The March Ocelot reviews chucked up once again some brilliant and exciting stuff. Variety was once again the key, with indie-motown, avant-garde art ballads, folk-jazz and dream pop. all were in with a shout of the title, but the wonderful Alice & The Lovers pipped the rest to the post.
Alice Offley has been in these pages before, mainly as a piano based singer / songwriter. But this small collection of songs is a more upbeat, guitar-focused affair, designed for a full band. Stylistically it is an outstanding musical re-invention of the Motown girl-band sound and its luscious vocal melodies and harmonies fused with a garage surf-rock and shoegazy indie musical backing. Just think The Supremes having a rumble with Husker Du and you start to get the idea.
A hopeful melancholy haunts these songs and gives them an almost tangible life. They have a lovely dark romanticism to them, creating enough moody atmospherics that they seem to belong in dark, smoky cellar bar after closing time, crackling out of the old Wurlitzer jukebox as the bar tender sweeps around the last lingering couple, the smoky haze of their final cigarettes hanging in the air and mingling with the sweet smell of bourbon and bitters. The kind of place I quite fancy staying for a while to be honest.
Having heard tale of Gemma’s wild live shows, I really had no idea of what to expect from this album. Not for a minute was I expecting what I actually got, which goes to show you shouldn’t ever make judgements without all of the evidence being presented.
Underpinned by mournful piano riffs and the occasional stark punctuation of guitar these austere songs are driven by Gemma’s expressive vocals, which have hints of Edith Piaf about them, but a version of the chanteuse if she was in a vaudeville show being directed by F.W. Murnau, a cabaret goth-opera if you like. As unusual and unique as this sounds, there is something very compelling about it. Gemma is very much an artist, and is quite happy to beat her own path, occupy her own generic niche and the rest of us be hanged. And I like that, long may she continue to delight, puzzle and shock audiences.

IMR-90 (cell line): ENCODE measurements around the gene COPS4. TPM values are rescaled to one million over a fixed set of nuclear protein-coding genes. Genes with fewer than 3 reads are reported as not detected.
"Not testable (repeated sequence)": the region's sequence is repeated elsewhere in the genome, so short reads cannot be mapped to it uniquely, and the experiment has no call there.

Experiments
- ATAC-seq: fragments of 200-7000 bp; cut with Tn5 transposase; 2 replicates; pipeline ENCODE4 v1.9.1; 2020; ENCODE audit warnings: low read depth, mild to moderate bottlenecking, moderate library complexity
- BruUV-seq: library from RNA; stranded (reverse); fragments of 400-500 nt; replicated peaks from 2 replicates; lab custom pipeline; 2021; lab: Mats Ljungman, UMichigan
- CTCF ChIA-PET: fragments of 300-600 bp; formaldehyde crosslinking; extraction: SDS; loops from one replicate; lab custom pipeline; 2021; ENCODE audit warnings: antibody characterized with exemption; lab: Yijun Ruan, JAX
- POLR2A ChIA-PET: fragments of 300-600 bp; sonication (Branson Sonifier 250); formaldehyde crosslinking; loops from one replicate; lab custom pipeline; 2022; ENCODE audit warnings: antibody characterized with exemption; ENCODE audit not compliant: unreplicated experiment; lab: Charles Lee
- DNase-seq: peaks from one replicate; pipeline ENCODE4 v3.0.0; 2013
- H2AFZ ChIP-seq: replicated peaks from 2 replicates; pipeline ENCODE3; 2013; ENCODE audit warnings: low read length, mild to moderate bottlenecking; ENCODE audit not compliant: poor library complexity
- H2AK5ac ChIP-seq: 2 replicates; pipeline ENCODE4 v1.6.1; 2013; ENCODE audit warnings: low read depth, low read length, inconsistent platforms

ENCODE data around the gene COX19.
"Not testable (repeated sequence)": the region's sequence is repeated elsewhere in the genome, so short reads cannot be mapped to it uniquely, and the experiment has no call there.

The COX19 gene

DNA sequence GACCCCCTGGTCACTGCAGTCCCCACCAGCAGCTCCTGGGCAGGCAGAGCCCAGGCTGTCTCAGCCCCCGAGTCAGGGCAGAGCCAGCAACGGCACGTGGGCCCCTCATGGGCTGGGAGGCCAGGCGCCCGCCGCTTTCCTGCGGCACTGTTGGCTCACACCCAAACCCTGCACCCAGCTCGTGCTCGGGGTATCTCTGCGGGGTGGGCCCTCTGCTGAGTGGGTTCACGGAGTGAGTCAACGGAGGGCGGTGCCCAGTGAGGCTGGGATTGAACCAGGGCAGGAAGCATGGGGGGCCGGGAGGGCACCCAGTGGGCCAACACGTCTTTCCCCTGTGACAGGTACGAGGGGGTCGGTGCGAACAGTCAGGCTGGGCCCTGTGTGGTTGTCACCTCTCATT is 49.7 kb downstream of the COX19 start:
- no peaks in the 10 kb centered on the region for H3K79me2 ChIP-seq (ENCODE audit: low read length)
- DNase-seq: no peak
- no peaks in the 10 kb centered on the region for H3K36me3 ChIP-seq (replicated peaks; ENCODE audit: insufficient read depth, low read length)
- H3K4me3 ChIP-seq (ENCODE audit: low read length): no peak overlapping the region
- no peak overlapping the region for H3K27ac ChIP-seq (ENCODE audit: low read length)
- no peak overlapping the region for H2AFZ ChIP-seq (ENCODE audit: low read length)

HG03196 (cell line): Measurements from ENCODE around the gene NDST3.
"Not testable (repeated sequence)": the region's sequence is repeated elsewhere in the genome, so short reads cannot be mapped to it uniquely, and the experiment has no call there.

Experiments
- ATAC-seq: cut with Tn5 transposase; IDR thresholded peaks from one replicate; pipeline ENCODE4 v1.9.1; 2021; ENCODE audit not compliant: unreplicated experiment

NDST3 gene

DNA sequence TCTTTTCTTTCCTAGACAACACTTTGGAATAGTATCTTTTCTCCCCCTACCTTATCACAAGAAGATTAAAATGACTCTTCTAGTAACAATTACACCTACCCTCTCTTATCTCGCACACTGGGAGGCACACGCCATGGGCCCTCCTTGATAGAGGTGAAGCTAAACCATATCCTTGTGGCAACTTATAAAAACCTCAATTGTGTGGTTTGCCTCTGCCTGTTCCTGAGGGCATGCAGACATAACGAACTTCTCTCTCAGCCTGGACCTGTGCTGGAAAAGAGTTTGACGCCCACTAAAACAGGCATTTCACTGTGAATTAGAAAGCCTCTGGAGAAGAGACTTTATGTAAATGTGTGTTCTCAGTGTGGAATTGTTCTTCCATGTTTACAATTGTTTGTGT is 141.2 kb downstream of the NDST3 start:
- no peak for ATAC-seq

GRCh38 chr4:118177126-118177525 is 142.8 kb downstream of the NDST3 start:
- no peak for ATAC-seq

The latest in my long list of accidental finds is this interesting and creative ep. Blending folk, jazz and electronica music into a warm and welcoming sound that draws you in, gives you a shoulder rub, gin & tonic and a big hug, before sending you off into the world a much happier and more relaxed person it is a diverse, unique and compelling recording.
Clever and subtle vocal harmonies are layered over intricate and carefully constructed music from a varied collection of instruments including Greek bouzouki, guitar, drums, upcycled objects and various other percussive instruments. This musical muesli is the backdrop to some lyrically intelligent songs with a conscience that pack a huge emotional punch both in content and delivery. A deeply satisfying listening experience.
As I had a bit of space left and I have been anticipating this dropping for quite some time I thought I would squeeze in a little review for a single, something I normally avoid.
And damn, the wait for this was worth every minute as, following on from some brilliant Soundcloud demos last year, Wyldest have finally entered a proper studio with a producer and emerged with a lo-fi dream-pop track of extraordinary quality. Hitting the current musical zeitgeist dead centre, this is a spacious, hazy track, awash with reverb and honeyed, astute melodies resulting in a calling card that should see them spoken off in the same breath as contemporaries Warpaint and Beach House and that has left me rather eager for more from the band.